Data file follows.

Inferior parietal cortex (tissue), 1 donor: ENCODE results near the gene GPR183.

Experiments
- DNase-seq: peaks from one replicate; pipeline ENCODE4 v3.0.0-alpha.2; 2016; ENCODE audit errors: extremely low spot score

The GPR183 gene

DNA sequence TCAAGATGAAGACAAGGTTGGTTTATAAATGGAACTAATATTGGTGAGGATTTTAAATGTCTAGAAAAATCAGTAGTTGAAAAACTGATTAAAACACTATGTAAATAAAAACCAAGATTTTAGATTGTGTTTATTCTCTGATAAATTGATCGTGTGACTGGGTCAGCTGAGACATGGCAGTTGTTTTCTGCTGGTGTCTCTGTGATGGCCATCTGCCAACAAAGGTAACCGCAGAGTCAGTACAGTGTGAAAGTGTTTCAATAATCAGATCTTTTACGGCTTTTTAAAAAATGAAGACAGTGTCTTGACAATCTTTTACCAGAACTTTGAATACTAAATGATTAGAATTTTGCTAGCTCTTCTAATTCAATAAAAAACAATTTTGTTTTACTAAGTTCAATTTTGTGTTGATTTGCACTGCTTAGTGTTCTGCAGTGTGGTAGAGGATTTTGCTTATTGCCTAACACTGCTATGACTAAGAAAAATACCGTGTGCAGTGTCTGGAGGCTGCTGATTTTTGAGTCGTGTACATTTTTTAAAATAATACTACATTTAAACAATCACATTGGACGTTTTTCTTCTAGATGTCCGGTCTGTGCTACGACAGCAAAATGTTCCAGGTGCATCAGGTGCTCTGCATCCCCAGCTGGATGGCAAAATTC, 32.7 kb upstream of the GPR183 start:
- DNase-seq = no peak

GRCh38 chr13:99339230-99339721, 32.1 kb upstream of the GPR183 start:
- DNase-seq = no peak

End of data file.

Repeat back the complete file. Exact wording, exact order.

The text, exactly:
Inferior parietal cortex (tissue), 1 donor: ENCODE results near the gene GPR183.

Experiments
- DNase-seq: peaks from one replicate; pipeline ENCODE4 v3.0.0-alpha.2; 2016; ENCODE audit errors: extremely low spot score

The GPR183 gene

DNA sequence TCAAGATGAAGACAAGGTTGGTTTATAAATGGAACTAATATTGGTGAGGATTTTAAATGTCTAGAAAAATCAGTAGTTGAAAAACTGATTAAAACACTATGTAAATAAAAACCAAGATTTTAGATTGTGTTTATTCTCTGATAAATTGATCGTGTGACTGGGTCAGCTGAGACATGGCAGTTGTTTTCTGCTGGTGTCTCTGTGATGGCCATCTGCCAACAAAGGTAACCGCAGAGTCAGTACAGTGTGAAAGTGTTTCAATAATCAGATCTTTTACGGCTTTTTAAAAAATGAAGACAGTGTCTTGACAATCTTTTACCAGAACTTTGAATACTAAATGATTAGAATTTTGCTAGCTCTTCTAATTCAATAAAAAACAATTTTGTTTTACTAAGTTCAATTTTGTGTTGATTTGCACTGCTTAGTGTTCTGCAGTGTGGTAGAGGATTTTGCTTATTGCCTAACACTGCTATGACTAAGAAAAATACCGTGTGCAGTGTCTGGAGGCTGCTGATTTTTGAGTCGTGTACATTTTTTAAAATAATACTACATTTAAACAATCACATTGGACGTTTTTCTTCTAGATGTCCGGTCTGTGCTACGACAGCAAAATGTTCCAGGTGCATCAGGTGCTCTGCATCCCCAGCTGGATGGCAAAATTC, 32.7 kb upstream of the GPR183 start:
- DNase-seq = no peak

GRCh38 chr13:99339230-99339721, 32.1 kb upstream of the GPR183 start:
- DNase-seq = no peak